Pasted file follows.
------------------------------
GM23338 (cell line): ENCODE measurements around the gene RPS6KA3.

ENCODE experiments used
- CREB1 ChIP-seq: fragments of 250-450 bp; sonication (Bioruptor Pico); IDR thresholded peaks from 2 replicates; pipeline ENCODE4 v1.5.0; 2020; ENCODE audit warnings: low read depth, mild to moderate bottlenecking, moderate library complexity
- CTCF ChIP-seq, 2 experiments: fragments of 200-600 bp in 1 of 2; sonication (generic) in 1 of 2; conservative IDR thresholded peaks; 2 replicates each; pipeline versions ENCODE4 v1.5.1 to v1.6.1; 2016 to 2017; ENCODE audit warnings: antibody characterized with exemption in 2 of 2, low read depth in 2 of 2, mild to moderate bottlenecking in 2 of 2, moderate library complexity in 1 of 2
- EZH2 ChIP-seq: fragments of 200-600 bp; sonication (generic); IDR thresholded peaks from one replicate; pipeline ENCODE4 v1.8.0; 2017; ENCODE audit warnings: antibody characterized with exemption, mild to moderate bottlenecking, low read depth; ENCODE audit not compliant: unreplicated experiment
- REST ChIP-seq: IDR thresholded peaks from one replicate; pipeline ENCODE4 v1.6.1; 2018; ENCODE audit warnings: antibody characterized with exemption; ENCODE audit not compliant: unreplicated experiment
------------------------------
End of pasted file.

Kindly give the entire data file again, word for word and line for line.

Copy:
GM23338 (cell line): ENCODE measurements around the gene RPS6KA3.

ENCODE experiments used
- CREB1 ChIP-seq: fragments of 250-450 bp; sonication (Bioruptor Pico); IDR thresholded peaks from 2 replicates; pipeline ENCODE4 v1.5.0; 2020; ENCODE audit warnings: low read depth, mild to moderate bottlenecking, moderate library complexity
- CTCF ChIP-seq, 2 experiments: fragments of 200-600 bp in 1 of 2; sonication (generic) in 1 of 2; conservative IDR thresholded peaks; 2 replicates each; pipeline versions ENCODE4 v1.5.1 to v1.6.1; 2016 to 2017; ENCODE audit warnings: antibody characterized with exemption in 2 of 2, low read depth in 2 of 2, mild to moderate bottlenecking in 2 of 2, moderate library complexity in 1 of 2
- EZH2 ChIP-seq: fragments of 200-600 bp; sonication (generic); IDR thresholded peaks from one replicate; pipeline ENCODE4 v1.8.0; 2017; ENCODE audit warnings: antibody characterized with exemption, mild to moderate bottlenecking, low read depth; ENCODE audit not compliant: unreplicated experiment
- REST ChIP-seq: IDR thresholded peaks from one replicate; pipeline ENCODE4 v1.6.1; 2018; ENCODE audit warnings: antibody characterized with exemption; ENCODE audit not compliant: unreplicated experiment